Real Madrid Club de Fútbol ([reˈal maˈðɾið ˈkluβ ðe ˈfuðβol] (listen), meaning Royal Madrid Football Club), commonly referred to as Real Madrid or simply Real, is a Spanish professional football club based in Madrid.
Founded in 1902 as Madrid Football Club, the club has traditionally worn a white home kit since its inception. The honorific title real is Spanish for "royal" and was bestowed to the club by King Alfonso XIII in 1920 together with the royal crown in the emblem. Real Madrid have played their home matches in the 81,044-capacity Santiago Bernabéu Stadium in downtown Madrid since 1947. Unlike most European sporting entities, Real Madrid's members (socios) have owned and operated the club throughout its history.
Real Madrid is one of the most widely supported teams internationally. The club was estimated to be worth $5.1 billion in 2022, making it the world's most valuable football team. In 2021, it was the second highest-earning football club in the world, with an annual revenue of €640.7 million.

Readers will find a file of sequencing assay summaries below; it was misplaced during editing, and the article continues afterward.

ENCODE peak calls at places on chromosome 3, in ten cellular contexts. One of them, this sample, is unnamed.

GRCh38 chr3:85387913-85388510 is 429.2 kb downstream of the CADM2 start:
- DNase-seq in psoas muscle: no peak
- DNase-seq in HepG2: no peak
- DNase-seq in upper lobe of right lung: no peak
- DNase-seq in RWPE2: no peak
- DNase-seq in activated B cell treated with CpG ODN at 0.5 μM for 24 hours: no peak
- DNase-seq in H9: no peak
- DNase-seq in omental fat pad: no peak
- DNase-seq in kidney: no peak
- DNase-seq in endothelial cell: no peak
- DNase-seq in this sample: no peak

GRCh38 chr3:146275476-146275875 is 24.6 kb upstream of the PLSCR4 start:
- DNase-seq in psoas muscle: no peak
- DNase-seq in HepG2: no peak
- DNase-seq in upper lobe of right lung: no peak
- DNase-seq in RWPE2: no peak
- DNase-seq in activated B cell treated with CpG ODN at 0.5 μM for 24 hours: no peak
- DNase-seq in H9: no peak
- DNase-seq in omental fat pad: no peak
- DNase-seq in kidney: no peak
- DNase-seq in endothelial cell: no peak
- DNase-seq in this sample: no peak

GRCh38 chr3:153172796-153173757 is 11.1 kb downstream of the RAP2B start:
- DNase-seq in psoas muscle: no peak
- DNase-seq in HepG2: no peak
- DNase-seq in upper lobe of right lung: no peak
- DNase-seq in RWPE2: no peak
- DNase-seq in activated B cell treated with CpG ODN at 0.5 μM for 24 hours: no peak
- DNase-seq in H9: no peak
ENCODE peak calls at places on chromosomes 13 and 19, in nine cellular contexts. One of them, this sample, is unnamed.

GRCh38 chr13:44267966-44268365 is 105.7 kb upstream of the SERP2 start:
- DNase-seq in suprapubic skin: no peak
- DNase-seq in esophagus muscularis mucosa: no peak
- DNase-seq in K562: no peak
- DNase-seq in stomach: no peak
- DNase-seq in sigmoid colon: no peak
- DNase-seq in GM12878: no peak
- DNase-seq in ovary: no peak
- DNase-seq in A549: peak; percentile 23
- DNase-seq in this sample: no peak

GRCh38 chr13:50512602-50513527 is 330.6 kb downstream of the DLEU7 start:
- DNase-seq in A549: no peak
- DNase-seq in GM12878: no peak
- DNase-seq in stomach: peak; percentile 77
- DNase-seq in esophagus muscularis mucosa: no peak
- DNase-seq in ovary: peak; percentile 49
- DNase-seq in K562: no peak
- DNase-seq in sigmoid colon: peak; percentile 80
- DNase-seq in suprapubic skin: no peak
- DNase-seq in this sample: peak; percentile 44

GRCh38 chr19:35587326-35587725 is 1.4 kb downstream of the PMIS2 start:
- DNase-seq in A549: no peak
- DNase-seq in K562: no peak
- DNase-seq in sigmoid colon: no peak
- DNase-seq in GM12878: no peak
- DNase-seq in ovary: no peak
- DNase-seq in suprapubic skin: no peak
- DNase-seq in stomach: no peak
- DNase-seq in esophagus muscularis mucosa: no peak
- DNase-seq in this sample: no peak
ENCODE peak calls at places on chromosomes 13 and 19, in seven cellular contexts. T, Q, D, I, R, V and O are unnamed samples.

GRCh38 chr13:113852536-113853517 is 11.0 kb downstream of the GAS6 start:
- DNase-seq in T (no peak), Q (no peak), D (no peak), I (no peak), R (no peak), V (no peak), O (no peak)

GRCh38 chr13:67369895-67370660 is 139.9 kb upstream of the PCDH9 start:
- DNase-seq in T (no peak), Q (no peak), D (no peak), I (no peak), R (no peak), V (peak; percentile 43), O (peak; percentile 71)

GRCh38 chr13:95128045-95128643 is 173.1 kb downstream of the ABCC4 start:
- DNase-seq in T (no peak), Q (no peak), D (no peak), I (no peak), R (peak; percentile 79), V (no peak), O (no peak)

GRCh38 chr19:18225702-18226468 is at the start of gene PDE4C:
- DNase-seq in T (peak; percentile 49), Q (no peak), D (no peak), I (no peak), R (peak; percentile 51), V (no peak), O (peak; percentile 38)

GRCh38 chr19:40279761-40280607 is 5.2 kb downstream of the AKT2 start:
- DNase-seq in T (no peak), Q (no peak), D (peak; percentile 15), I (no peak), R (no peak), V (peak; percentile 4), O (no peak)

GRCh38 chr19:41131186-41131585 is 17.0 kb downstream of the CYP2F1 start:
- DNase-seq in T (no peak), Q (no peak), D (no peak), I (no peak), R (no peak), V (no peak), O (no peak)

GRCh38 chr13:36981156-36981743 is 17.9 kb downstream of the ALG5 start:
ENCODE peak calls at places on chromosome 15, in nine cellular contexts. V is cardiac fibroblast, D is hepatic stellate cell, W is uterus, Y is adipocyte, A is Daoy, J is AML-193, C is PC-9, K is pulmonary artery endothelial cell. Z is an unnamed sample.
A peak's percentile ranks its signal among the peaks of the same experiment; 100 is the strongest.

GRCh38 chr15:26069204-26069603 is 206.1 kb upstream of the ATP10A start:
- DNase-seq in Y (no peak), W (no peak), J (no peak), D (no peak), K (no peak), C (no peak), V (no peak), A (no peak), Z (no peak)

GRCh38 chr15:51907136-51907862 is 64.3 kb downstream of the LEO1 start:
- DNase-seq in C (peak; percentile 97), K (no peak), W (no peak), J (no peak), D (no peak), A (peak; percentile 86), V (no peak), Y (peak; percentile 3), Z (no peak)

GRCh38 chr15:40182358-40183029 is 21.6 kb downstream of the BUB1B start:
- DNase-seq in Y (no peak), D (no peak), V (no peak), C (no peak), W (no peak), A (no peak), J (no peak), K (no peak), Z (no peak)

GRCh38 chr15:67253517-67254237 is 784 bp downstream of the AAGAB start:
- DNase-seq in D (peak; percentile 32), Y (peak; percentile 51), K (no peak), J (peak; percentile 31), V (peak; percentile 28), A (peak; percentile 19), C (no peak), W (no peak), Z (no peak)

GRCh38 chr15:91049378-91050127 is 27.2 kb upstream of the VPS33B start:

Being one of the three founding members of La Liga that have never been relegated from the top division since its inception in 1929 (along with Athletic Bilbao and Barcelona), Real Madrid holds many long-standing rivalries, most notably El Clásico with Barcelona and El Derbi Madrileño with Atlético Madrid. The club established itself as a major force in both Spanish and European football during the 1950s and 60s, winning five consecutive and six overall European Cups and reaching a further two finals. This success was replicated on the domestic front, with Madrid winning twelve league titles in the span of 16 years. This team, which included Alfredo Di Stéfano, Ferenc Puskás, Francisco Gento, and Raymond Kopa, is considered by some in the sport to be the greatest of all time.